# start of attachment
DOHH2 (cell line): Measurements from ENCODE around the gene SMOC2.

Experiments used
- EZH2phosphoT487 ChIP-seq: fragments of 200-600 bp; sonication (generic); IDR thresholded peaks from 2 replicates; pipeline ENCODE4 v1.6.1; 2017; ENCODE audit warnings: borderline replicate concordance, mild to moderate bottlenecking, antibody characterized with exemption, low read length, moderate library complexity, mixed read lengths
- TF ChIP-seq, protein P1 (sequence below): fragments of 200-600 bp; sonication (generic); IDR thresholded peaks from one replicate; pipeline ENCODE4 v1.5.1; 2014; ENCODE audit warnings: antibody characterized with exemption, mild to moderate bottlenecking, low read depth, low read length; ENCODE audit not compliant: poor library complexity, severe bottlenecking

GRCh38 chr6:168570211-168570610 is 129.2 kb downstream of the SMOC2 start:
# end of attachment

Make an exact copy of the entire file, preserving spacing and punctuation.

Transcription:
DOHH2 (cell line): Measurements from ENCODE around the gene SMOC2.

Experiments used
- EZH2phosphoT487 ChIP-seq: fragments of 200-600 bp; sonication (generic); IDR thresholded peaks from 2 replicates; pipeline ENCODE4 v1.6.1; 2017; ENCODE audit warnings: borderline replicate concordance, mild to moderate bottlenecking, antibody characterized with exemption, low read length, moderate library complexity, mixed read lengths
- TF ChIP-seq, protein P1 (sequence below): fragments of 200-600 bp; sonication (generic); IDR thresholded peaks from one replicate; pipeline ENCODE4 v1.5.1; 2014; ENCODE audit warnings: antibody characterized with exemption, mild to moderate bottlenecking, low read depth, low read length; ENCODE audit not compliant: poor library complexity, severe bottlenecking

GRCh38 chr6:168570211-168570610 is 129.2 kb downstream of the SMOC2 start: